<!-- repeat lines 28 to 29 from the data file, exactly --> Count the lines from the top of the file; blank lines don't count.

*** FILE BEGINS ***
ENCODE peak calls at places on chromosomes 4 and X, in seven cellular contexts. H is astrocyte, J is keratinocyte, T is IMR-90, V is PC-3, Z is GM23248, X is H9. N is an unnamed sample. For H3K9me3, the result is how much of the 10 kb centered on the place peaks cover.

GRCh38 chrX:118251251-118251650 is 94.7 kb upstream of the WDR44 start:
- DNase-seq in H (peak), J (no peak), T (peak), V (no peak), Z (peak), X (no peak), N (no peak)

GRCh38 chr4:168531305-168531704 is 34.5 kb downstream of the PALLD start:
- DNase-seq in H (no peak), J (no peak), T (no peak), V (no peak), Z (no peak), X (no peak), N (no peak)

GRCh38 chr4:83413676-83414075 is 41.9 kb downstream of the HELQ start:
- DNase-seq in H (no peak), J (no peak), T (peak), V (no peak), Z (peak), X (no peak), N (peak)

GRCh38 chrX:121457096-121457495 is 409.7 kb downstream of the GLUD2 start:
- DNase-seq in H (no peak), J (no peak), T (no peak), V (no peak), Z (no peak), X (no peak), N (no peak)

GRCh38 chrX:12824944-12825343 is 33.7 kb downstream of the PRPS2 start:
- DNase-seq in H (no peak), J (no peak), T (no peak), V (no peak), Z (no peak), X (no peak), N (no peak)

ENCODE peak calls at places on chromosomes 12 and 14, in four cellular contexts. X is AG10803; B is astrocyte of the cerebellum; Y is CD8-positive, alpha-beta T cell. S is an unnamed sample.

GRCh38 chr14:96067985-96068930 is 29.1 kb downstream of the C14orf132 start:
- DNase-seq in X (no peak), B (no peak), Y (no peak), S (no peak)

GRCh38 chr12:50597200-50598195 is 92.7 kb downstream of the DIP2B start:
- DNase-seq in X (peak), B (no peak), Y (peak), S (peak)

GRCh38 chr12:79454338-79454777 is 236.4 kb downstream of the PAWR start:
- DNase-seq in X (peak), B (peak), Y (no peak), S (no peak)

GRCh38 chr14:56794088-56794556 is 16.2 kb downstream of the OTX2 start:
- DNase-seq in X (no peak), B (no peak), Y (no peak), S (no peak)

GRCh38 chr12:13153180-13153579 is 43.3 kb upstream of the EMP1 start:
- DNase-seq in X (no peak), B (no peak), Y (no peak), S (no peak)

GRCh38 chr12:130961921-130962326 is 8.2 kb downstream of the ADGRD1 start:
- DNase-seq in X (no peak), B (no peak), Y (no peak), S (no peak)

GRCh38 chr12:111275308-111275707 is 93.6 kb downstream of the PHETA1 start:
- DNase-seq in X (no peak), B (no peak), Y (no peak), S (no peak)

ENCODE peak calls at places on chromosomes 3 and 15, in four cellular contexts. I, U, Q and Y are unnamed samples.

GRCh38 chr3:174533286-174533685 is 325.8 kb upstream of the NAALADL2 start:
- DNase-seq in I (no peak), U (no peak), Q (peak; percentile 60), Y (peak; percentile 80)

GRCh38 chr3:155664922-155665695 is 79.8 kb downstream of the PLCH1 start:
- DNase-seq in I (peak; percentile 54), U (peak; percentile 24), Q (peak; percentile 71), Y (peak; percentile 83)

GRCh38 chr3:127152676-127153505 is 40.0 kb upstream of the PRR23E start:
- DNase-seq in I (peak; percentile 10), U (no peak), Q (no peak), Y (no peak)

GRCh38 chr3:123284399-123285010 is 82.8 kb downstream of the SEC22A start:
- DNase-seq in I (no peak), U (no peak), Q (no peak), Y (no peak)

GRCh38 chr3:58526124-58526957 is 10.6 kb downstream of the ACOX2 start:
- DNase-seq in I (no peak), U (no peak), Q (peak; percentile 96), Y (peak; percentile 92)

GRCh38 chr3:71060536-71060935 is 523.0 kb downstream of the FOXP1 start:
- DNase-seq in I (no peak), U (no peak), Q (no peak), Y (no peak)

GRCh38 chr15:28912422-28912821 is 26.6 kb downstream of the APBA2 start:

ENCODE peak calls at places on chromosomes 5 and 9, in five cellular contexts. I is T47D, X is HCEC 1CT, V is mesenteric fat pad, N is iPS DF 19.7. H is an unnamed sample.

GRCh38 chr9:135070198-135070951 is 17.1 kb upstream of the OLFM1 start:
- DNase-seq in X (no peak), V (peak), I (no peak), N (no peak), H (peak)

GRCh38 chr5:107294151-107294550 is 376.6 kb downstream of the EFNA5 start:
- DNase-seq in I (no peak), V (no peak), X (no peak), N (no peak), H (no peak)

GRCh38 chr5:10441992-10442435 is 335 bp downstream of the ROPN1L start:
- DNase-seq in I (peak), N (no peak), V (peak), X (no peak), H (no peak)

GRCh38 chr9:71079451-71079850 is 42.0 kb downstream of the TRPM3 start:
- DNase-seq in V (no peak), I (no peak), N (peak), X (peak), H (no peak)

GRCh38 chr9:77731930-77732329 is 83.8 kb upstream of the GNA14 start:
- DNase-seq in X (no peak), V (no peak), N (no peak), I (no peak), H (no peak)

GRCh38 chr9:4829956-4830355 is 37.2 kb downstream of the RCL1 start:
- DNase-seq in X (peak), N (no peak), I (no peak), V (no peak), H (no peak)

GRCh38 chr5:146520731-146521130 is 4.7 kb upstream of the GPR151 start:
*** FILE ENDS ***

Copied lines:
GRCh38 chr3:174533286-174533685 is 325.8 kb upstream of the NAALADL2 start:
- DNase-seq in I (no peak), U (no peak), Q (peak; percentile 60), Y (peak; percentile 80)